Thankfully, operator comfort is taking a front seat when it comes to product design. “Most shovel operators I’ve met are happy when they’re comfortable,” said Voelz. He recently toured the country to let customers try out different designs and gathering feedback. The result: The development of more comfortable seat modules for some of the largest equipment in the industry.
Every aspect of operator comfort scrutinized
Beyond the physical comforts, noise and vibration have an impact on the operator’s comfort and safety.
The Center for Disease Control (CDC) estimates that 22 million workers are exposed to potentially damaging noise levels at work each year. Exposure to loud noise kills the nerve endings in the inner ear. The result is permanent hearing loss.
“When we designed our cab, we put in a good amount of effort to make sure it was quiet inside,” said Voelz. The interior contains sound-dampening acoustics and insulated air conditioning fans that remain below industry thresholds. Similar adjustments are available whether you’re operating a forest machine, a truck or heavy drill equipment.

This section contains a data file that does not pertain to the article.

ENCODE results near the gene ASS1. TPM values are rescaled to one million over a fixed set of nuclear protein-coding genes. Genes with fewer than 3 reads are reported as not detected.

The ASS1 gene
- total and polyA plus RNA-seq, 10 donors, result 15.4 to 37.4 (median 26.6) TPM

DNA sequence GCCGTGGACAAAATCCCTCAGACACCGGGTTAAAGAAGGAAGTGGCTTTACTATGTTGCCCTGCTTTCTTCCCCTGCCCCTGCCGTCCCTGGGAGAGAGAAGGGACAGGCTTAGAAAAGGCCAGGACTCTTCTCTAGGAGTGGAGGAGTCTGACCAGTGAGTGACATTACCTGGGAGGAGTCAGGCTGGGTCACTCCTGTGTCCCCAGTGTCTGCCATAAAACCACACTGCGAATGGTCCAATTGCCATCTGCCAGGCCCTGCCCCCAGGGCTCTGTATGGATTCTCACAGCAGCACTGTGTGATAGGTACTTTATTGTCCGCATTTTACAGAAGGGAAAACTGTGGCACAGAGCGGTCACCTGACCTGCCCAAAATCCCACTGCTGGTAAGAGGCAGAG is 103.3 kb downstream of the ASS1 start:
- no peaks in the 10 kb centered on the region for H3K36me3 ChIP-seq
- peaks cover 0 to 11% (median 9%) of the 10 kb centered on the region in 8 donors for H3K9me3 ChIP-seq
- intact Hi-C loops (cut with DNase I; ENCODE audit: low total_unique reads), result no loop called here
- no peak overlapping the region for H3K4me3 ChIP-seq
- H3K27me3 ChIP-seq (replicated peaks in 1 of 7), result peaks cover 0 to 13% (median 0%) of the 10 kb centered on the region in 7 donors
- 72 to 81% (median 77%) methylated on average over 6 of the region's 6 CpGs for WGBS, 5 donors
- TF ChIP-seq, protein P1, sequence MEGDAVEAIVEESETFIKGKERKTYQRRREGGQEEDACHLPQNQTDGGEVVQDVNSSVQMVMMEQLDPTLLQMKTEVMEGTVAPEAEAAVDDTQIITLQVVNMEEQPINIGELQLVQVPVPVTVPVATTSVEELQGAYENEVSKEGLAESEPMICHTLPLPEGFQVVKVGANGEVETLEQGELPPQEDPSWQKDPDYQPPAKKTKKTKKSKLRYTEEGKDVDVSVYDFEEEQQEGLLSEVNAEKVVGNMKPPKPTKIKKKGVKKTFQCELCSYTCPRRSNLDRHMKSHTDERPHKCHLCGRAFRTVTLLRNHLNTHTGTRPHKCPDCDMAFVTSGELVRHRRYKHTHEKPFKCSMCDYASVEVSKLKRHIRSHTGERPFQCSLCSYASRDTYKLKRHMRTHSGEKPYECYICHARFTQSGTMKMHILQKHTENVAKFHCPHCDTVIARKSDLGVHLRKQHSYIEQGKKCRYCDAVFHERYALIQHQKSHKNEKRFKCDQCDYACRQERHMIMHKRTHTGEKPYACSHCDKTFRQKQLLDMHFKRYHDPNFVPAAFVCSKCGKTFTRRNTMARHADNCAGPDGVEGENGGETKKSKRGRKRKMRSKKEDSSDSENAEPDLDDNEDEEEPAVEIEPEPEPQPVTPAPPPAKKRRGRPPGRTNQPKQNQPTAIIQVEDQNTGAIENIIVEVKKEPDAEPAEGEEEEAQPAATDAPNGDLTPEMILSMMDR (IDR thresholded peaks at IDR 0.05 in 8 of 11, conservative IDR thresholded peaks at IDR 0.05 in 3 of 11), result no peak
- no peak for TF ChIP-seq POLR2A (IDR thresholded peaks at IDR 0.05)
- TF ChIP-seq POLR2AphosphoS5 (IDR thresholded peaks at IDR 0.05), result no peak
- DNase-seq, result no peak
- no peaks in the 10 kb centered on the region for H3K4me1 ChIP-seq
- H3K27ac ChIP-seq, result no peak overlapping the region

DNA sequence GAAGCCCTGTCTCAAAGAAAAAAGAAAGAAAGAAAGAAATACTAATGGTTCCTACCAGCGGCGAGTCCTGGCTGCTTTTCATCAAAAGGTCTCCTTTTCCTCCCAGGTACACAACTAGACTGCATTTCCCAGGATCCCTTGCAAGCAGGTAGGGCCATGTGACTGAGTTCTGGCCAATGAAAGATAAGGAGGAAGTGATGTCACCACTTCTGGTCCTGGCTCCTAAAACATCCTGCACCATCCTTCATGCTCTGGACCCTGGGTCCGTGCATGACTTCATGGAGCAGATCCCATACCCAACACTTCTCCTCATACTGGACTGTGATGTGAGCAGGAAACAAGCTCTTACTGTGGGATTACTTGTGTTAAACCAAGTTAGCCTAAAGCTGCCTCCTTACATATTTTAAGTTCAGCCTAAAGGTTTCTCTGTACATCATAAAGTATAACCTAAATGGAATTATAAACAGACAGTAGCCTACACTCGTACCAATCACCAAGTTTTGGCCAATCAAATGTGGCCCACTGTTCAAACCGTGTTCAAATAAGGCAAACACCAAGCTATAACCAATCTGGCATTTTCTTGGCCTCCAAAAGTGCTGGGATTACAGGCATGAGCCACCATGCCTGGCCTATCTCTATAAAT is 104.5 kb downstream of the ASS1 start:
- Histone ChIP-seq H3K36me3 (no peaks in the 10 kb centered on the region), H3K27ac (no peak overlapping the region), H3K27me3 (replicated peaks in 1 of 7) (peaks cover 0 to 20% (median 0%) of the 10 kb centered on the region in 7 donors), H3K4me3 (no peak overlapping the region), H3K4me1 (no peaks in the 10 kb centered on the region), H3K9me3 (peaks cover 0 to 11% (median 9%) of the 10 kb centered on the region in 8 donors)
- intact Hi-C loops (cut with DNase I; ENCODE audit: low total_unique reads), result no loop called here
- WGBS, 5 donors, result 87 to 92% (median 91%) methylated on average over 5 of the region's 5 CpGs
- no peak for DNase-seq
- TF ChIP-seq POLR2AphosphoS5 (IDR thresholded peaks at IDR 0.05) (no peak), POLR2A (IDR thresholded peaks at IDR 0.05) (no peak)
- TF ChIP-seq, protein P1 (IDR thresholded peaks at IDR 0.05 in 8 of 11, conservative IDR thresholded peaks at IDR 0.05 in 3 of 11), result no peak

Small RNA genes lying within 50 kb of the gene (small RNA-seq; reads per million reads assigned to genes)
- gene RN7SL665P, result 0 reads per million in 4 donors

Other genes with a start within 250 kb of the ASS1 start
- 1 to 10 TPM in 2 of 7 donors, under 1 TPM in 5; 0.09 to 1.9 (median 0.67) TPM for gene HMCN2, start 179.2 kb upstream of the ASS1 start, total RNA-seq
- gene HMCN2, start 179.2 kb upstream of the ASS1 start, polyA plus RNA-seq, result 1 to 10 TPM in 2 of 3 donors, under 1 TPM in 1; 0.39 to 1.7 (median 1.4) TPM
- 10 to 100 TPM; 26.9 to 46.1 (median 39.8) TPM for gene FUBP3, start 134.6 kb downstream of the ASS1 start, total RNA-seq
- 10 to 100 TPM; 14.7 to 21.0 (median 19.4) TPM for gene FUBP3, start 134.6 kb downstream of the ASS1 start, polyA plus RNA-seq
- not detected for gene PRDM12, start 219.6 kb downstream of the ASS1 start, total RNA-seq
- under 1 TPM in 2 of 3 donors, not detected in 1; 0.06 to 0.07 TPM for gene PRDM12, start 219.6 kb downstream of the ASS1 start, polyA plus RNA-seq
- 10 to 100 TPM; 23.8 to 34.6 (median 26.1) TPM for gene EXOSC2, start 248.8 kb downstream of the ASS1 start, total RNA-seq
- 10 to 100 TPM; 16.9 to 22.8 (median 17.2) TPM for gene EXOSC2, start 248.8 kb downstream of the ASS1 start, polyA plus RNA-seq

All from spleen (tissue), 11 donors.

Drills have been designed to mitigate vibration, which can increase operator fatigue.
“Every aspect of the job is being scrutinized by a variety of organizations,” said Global Product Manager – Room & Pillar, Toby Cressman. Take problems that stem from vibrations: “We know that jerking and bouncing around makes operators more fatigued, drive slower, less productive and more likely to err,” he said. Several features can lessen shuttle car fatigue. Newer suspension systems reduce acceleration jolts, and variable-frequency drive (VFD) allows for softer start-ups, are just a couple examples.